If you’re a college student, you’ve most likely filled out federal forms that are as convoluted as they are time-consuming.
But if you’re a student who has two mothers instead of a mother and father, those confusing federal forms “can quickly escalate into an even more complicated exercise,” reports Tara Siegel Bernard in The New York Times.
The amount of financial aid a student receives is determined by his or her marital status as well as the parents’ financial situation. However, the Department of Education only recognises the federal definition of marriage, which is a man and a woman.
And since the federal government doesn’t recognise same-sex marriages, FAFSA — the federal aid form you’re filling out — won’t recognise them, either.
You would likely get a different amount of aid than you would if you were in the exact same financial situation, but had no immediate links to same-sex marriages, which could work for or against needy students.
Students with parents in same-sex unions cannot claim both parents as they would if their parents were heterosexual. Instead, they can only claim one parent’s income and assets. The second parent is not counted as part of the household size unless the first parent provides at least half of the household income.
This could work as an advantage as students are provided more aid if the second parent’s income and assets are not listed.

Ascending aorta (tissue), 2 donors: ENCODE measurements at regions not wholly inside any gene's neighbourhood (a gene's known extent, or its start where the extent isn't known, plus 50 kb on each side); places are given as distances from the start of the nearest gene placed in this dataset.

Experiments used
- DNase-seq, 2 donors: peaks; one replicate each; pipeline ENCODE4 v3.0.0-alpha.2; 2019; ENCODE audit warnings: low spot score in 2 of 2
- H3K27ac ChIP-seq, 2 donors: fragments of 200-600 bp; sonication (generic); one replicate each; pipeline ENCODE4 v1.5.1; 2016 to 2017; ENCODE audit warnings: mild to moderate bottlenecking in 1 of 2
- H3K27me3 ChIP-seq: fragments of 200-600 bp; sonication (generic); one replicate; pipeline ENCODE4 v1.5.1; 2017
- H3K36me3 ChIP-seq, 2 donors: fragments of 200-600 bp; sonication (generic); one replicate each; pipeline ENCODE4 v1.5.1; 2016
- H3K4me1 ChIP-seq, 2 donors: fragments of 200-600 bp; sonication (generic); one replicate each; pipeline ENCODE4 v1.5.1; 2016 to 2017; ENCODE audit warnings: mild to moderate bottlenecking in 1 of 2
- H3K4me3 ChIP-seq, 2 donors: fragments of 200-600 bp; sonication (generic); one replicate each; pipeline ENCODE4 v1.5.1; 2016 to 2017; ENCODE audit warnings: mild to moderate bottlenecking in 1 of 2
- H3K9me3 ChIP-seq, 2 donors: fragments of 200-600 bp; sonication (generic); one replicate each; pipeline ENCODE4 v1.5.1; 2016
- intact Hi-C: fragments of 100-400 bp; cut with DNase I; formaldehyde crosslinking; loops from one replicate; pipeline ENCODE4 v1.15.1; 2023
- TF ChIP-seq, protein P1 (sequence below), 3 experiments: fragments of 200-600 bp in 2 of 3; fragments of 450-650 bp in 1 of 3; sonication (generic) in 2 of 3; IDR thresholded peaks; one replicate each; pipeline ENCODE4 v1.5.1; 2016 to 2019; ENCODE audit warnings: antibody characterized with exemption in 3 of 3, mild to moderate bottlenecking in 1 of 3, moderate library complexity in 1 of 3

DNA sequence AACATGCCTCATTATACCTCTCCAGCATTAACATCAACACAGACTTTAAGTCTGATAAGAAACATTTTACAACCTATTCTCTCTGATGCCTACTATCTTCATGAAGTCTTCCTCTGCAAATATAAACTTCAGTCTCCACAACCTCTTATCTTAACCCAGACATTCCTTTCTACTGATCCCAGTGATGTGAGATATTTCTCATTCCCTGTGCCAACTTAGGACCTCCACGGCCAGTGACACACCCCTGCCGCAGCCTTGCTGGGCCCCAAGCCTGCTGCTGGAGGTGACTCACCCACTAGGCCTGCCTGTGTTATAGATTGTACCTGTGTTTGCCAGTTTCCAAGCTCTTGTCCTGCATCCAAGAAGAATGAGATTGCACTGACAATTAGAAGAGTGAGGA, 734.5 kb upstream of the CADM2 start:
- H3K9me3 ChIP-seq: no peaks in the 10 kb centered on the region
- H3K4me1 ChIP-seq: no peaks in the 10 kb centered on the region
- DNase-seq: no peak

But if either of the student’s parents had children from previous marriages, those children might not qualify as dependents unless certain financial criteria were met by one of the parents. In this scenario, the student would actually receive less aid since the entire family’s expenses — that is, the other children — are not accounted for.
In addition, if you are married to someone of the same-sex, your marriage will not be recognised on the federal level and your spouse will not be recognised on your federal forms.
If you are a student who finds yourself in a poor situation due to these circumstances, you may be able to change the amount of aid you receive by reaching out to your school’s financial aid office. Many students are unaware that their school does have the authority to change their aid based on financial need.
“The financial administrator has the authority to look at the student in question’s financial situation and override their current financial aid,” a spokesperson for the U.S. Department of Education told Business Insider.
There is no need to suffer financially due to your family’s marital preferences.